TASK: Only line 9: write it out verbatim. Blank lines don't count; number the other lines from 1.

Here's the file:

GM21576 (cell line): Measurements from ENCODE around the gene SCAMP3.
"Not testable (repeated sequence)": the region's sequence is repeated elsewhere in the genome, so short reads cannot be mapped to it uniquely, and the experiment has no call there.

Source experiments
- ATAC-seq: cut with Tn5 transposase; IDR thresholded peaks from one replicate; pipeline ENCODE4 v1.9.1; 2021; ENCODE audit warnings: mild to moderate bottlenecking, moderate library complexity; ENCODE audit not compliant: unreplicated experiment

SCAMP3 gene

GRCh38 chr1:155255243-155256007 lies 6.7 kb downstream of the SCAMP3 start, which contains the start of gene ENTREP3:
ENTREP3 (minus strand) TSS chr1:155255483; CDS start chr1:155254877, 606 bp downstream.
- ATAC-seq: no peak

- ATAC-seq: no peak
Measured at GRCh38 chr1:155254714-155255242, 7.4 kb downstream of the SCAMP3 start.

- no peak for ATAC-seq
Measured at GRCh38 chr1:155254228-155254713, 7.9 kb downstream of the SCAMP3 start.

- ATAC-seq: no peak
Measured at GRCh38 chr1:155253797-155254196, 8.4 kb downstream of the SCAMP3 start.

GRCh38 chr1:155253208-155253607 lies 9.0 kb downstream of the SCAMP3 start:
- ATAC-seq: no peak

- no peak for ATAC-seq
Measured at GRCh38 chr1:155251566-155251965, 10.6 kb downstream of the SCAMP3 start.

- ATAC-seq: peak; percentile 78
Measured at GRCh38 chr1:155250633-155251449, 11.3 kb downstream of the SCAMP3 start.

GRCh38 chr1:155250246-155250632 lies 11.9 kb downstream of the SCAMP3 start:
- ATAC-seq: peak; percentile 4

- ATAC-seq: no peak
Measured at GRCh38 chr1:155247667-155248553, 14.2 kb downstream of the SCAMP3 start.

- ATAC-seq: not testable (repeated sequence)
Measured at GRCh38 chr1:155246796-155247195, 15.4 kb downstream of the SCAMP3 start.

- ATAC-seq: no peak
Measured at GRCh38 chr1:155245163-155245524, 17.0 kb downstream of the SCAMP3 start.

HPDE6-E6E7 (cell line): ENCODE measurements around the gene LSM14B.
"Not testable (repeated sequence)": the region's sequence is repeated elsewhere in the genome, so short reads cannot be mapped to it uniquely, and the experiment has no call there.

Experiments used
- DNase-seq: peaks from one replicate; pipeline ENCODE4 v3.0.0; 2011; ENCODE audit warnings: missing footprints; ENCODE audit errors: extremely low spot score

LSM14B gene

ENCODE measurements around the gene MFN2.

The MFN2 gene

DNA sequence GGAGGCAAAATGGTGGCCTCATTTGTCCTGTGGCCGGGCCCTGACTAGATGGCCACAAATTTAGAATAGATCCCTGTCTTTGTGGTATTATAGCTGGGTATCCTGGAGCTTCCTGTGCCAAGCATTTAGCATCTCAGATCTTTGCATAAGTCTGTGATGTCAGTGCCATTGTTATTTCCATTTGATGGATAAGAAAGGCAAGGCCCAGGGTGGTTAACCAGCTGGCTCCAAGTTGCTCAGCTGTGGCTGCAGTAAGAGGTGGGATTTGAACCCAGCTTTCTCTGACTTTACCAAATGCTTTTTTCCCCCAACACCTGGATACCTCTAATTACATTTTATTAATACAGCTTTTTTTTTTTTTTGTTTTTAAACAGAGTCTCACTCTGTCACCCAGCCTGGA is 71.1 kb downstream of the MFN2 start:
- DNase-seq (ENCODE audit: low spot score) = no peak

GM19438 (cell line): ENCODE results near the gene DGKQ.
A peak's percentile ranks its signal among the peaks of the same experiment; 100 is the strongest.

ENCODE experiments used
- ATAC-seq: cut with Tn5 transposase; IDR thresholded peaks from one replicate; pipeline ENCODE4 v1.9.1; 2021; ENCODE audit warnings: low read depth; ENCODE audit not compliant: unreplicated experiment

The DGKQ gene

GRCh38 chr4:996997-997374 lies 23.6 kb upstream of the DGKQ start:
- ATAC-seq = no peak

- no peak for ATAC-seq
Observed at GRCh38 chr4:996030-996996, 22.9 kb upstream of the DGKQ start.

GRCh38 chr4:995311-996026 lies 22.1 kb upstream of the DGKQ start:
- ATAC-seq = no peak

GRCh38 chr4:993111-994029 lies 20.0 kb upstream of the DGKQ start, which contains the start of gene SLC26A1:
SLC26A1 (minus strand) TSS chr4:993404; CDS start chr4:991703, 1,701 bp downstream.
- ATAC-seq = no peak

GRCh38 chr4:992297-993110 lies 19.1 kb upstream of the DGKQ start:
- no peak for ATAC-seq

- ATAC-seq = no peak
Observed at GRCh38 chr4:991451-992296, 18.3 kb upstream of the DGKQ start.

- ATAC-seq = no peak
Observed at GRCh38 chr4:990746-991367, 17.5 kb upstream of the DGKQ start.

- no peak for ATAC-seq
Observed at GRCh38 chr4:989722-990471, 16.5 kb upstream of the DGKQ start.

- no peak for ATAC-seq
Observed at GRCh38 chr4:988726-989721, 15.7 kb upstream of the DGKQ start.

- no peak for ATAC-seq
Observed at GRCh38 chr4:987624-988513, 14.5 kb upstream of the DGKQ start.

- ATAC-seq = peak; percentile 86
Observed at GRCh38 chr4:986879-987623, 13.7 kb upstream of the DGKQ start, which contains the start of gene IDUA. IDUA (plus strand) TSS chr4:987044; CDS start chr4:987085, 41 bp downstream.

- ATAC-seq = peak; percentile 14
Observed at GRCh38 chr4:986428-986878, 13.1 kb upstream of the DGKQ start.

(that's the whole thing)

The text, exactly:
- ATAC-seq: no peak